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Wednesday, 16 January 2013

Papadom Crusted Tandoori Pork Chop

This was good but when I do it again I will probably crust the meat afterwards in precooked papadoms as the papadoms didn't expand nearly as much as I though they would. Regardless, these were still fun.

5 pork loin chops
1 tbs tandoori paste
1 tbs natural yoghurt
1 packet small papadoms
Olive oil or other

Blitz the papadoms in a blender to as fine a consistency as possible. Combine the tandoori and yoghurt. Coat the pork chops in the tandoori and yoghurt mixture and set aside to marinade until required. Heat about 1cm of oil in a frying pan to medium high then reduce the heat to medium. Coat one side of each chop in the papadom crumbs then place in the pan, cooking in batches. When blood starts to come through each chop, crust the remaining side and press in. Turn the pork and fry on the remaining side until firm but with a little give (usually by the time you have nice colour). Remove to a clean plate, cover and rest.
I served this with a spiced pilaf, some dobs of yoghurt, a sprinkling of coriander and some sliced chilli for Mum and Dad. I think that a squeeze of lemon would be radical too but I didn't have any...

Beef Tarts with Pesto and Cummin

Simple and another opportunity to make pesto. Could easily be done on a smaller scale as a tapa or canapĂ©.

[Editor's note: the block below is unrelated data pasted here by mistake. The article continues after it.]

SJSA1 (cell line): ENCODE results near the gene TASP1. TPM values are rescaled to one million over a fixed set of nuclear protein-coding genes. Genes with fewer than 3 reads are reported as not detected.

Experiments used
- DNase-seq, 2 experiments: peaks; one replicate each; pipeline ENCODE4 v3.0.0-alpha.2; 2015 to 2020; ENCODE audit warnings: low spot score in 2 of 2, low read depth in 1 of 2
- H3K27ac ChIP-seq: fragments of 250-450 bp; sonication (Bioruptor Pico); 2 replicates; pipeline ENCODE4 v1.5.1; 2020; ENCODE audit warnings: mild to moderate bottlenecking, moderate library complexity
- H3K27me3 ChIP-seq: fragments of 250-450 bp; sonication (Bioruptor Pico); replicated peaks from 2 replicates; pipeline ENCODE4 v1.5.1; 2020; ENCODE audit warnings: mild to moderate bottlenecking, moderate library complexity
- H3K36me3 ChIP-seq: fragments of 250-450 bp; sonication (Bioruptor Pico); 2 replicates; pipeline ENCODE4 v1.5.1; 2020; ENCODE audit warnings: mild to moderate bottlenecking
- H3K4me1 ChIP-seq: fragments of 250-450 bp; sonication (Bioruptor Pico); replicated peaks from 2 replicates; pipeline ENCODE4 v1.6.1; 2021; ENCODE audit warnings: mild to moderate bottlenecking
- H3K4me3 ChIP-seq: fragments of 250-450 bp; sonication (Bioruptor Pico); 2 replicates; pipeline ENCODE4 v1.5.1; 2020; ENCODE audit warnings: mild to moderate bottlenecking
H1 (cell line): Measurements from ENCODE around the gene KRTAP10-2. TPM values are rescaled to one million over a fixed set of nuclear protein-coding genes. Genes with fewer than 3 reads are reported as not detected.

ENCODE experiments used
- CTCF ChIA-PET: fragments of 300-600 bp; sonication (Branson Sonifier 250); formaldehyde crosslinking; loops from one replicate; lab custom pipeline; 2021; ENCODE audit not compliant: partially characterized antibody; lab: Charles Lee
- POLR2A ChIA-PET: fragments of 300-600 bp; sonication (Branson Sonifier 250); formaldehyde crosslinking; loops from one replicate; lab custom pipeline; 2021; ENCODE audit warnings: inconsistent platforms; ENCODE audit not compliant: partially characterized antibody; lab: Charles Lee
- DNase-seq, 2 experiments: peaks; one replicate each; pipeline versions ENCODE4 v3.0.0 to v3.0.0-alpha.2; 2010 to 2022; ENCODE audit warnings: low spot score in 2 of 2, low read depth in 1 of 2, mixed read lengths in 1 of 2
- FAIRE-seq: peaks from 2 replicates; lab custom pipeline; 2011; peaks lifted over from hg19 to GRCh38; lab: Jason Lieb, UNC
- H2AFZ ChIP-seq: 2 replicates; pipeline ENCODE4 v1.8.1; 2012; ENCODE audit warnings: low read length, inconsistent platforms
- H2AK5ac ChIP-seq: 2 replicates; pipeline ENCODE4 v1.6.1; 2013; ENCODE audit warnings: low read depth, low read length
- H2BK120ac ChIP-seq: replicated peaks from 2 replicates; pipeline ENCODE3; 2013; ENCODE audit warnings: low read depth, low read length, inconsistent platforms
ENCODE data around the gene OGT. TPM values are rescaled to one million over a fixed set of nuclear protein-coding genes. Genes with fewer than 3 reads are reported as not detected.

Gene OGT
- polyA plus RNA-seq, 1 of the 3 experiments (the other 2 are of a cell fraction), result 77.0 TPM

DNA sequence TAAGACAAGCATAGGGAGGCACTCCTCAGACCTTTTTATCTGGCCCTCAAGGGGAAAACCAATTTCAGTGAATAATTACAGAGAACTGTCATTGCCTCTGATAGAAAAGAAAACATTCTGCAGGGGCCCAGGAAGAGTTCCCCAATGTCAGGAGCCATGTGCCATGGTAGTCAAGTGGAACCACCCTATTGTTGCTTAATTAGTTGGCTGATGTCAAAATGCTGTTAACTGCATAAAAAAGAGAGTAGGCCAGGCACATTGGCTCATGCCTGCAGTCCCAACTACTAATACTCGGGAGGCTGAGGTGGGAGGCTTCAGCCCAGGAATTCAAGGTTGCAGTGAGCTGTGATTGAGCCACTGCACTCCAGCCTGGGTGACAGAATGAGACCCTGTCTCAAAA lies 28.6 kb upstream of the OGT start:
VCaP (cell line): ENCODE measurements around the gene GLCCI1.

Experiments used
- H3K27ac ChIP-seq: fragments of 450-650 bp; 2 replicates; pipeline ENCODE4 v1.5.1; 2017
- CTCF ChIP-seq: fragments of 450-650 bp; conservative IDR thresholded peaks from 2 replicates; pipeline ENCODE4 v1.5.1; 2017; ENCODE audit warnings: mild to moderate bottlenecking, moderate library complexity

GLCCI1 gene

500 g mince
2 cloves garlic minced
1 slice bacon diced
1 onion, 1/2 sliced 1/2 diced
1 tsp cumin
4 tbs pesto
2 tbs sour cream
1/2 hanful coriander leaves
3 sheets puff pastry
Salt and pepper
1/2 a capsicum sliced
1 handful mushroom sliced
1 - 2 cups grated cheese
1 tbs milk
1 tbs extra virgin olive oil

Preheat an oven to 180C. SautĂ© the diced onion and garlic in 1/2 of the oil with the bacon and cumin until soft and fragrant. Add in the mince and brown with some salt and pepper. Add in the sour cream and reduce the heat and simmer for a few minutes until almost dry. Stir through the coriander and remove from the heat to cool. Spread about 1 tbs of pesto over each puff pastry sheet leaving a 1cm border. Evenly divide the flavoured mince between the pastry sheets and spread to a thin layer. Scatter about the capsicum, onion and mushrooms and top with a little cheese. Brush the sides with some milk. Drizzle over the remaining oil and some salt and pepper. Place in the oven for 15 - 20 minutes until golden, turning if necessary.

Saturday, 5 January 2013

Cashew and Macadamia Nut Satay

I watched a TV chef recently smash together a satay sauce in about 2 minutes and I thought well I want to do that too. My recipe differs quite a bit from his but as my research after the fact discovered, it don't matter. I think satay is one of those 'satays are like opinions' scenarios. They can be simple or complicated. In any case, what I have done here is very very good and I can thoroughly recommend trying it. My bother in law who doesn't like satay had two helpings and was kind with his review. There is enough satay to marinade 1 - 2 kg of the meat of your choice, have enough left for being a sauce and, an additional purpose like making satay and coconut milk rice for the kids.

2 handfuls salted cashew/macadamia nuts
2 heaped tbs crunchy peanut butter
Rind of 1 lime
Juice of 2 limes (maybe more)
2 cloves garlic
1 thumb ginger roughly chopped
1/2 bunch coriander, roots and all
200 ml of coconut milk (or to taste)
1 long red chilli
1 tbs palm sugar (or brown)
2 tbs light olive oil or peanut oil
1/2 cup water

Leaving out the water, blitz the lot until it is in a smooth paste. Check for flavours and add more lime juice, coconut milk or sugar until you reach a tasty result (there should be enough salt from the nuts). Aim for a good balance of nut, sweet and importantly, lime. Pour in half of the water, blitz, check the consistency and add the remaining and more if required.